Preferred Name

Xavier Macy

Creative Commons License

Creative Commons License
This work is licensed under a Creative Commons Attribution-Noncommercial-No Derivative Works 4.0 License.

Date of Graduation

Fall 2015

Document Type


Degree Name

Master of Arts (MA)


Department of History


P. David Dillard

Kevin Borg


Looking across the 20th century, this thesis seeks to understand the relationship African Americans developed between automobility and the fight for civil rights, filling a gap left in the historiography of both the automobile and the Civil Rights Movement. Historians of the automobile have almost exclusively focused their lens on white suburbia and the “autotopias” that Americans created, while historians of the Civil Rights Movement ignored the automobile entirely. This thesis hopes to begin to fill that void by explaining how African Americans exploited the technological system of the automobile to create forms of transportation accessible to African American communities, yet separate from segregated public transportation systems. African Americans used the automobile to repeatedly undermine white authority that dominated the spaces of public transportation. African Americans were not absent from the story of the automobile rather the transformative technological system was perhaps more powerful from African Americans than any other group of people. They actively used cars to change the rules that governed legal and social interaction between themselves and whites.

Almost as soon as the automobile was invented, African Americans used the technological system to assert power for themselves and developed transportation options and corporations aimed at giving African American options not governed by White Authority. The first of these options was the exploitation of jitney buses (automobiles outfitted for maximum passenger capacity) to challenge the segregated streetcars that dominated urban transportation in the early 1900s.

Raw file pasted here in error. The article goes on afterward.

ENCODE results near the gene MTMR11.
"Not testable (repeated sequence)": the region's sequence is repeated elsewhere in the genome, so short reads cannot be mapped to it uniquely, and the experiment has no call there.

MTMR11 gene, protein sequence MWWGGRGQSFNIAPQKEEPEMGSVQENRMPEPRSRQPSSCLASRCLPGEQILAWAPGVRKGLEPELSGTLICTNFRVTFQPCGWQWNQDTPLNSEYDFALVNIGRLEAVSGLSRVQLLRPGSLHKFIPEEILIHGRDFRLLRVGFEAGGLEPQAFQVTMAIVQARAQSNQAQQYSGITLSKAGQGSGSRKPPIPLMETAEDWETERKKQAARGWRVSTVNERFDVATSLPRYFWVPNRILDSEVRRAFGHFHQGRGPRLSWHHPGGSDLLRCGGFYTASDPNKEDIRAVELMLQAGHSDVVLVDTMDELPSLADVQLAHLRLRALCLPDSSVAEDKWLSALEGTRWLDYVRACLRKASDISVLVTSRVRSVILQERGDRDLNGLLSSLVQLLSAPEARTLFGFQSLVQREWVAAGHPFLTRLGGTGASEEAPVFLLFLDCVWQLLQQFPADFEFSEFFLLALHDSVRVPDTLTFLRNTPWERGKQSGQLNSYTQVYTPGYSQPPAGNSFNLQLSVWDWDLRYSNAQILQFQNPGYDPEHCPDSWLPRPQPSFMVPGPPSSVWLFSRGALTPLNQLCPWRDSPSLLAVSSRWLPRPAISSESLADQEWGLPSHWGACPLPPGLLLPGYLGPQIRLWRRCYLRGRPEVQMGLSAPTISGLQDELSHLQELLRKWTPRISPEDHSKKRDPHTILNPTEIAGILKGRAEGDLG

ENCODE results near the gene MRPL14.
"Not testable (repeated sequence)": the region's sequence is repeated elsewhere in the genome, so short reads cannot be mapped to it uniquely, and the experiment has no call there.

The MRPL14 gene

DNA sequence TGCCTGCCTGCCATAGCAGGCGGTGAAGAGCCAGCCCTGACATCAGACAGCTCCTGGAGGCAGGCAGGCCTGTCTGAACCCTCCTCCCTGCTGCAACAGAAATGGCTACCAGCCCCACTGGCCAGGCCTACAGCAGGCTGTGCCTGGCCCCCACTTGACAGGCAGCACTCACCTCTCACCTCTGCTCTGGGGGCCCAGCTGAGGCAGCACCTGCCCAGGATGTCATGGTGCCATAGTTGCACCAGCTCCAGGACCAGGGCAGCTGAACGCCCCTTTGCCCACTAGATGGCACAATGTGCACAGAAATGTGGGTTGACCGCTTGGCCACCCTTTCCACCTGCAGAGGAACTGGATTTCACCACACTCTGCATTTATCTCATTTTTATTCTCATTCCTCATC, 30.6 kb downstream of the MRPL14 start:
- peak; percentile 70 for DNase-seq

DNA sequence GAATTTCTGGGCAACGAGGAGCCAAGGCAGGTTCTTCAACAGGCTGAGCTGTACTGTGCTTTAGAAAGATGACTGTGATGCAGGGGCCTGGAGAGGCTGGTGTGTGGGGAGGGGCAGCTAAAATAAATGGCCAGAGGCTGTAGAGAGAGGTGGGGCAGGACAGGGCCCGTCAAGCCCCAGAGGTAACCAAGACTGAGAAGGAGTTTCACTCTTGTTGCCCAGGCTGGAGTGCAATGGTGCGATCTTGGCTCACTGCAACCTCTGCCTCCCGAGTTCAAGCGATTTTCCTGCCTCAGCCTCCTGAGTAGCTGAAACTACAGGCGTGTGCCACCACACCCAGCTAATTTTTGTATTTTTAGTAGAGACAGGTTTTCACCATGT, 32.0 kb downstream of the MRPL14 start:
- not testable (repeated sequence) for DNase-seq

African Americans also gained agency and power through the pooling of resources, particularly in the form of a carpool that financially crippled the Montgomery public bus company and forced segregation into a national conversation on the tails of the Brown v. Board decision and became one of the first applications of law that tested the Supreme Court’s stance on segregation.

African American history and the story of the automobile are not mutually exclusive, rather are intricately connected. This connection can be ignored no longer.



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